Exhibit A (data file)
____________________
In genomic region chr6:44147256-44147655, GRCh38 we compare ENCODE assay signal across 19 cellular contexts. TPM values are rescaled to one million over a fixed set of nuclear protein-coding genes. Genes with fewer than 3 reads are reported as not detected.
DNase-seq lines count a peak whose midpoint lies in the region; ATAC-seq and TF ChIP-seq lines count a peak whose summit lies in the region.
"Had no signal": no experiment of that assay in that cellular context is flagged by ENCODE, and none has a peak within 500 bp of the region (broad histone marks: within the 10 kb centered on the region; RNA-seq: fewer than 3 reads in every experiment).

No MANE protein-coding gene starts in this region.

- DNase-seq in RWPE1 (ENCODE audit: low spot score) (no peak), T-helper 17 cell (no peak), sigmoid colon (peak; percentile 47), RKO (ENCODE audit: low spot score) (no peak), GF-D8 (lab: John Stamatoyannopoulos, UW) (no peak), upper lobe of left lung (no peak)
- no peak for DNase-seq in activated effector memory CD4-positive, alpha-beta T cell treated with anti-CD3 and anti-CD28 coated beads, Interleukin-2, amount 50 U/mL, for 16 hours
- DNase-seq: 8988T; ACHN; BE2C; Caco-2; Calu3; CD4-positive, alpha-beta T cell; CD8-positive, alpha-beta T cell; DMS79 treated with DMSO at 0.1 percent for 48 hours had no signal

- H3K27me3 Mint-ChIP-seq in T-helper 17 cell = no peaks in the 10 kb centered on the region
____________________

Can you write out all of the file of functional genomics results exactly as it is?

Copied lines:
In genomic region chr6:44147256-44147655, GRCh38 we compare ENCODE assay signal across 19 cellular contexts. TPM values are rescaled to one million over a fixed set of nuclear protein-coding genes. Genes with fewer than 3 reads are reported as not detected.
DNase-seq lines count a peak whose midpoint lies in the region; ATAC-seq and TF ChIP-seq lines count a peak whose summit lies in the region.
"Had no signal": no experiment of that assay in that cellular context is flagged by ENCODE, and none has a peak within 500 bp of the region (broad histone marks: within the 10 kb centered on the region; RNA-seq: fewer than 3 reads in every experiment).

No MANE protein-coding gene starts in this region.

- DNase-seq in RWPE1 (ENCODE audit: low spot score) (no peak), T-helper 17 cell (no peak), sigmoid colon (peak; percentile 47), RKO (ENCODE audit: low spot score) (no peak), GF-D8 (lab: John Stamatoyannopoulos, UW) (no peak), upper lobe of left lung (no peak)
- no peak for DNase-seq in activated effector memory CD4-positive, alpha-beta T cell treated with anti-CD3 and anti-CD28 coated beads, Interleukin-2, amount 50 U/mL, for 16 hours
- DNase-seq: 8988T; ACHN; BE2C; Caco-2; Calu3; CD4-positive, alpha-beta T cell; CD8-positive, alpha-beta T cell; DMS79 treated with DMSO at 0.1 percent for 48 hours had no signal

- H3K27me3 Mint-ChIP-seq in T-helper 17 cell = no peaks in the 10 kb centered on the region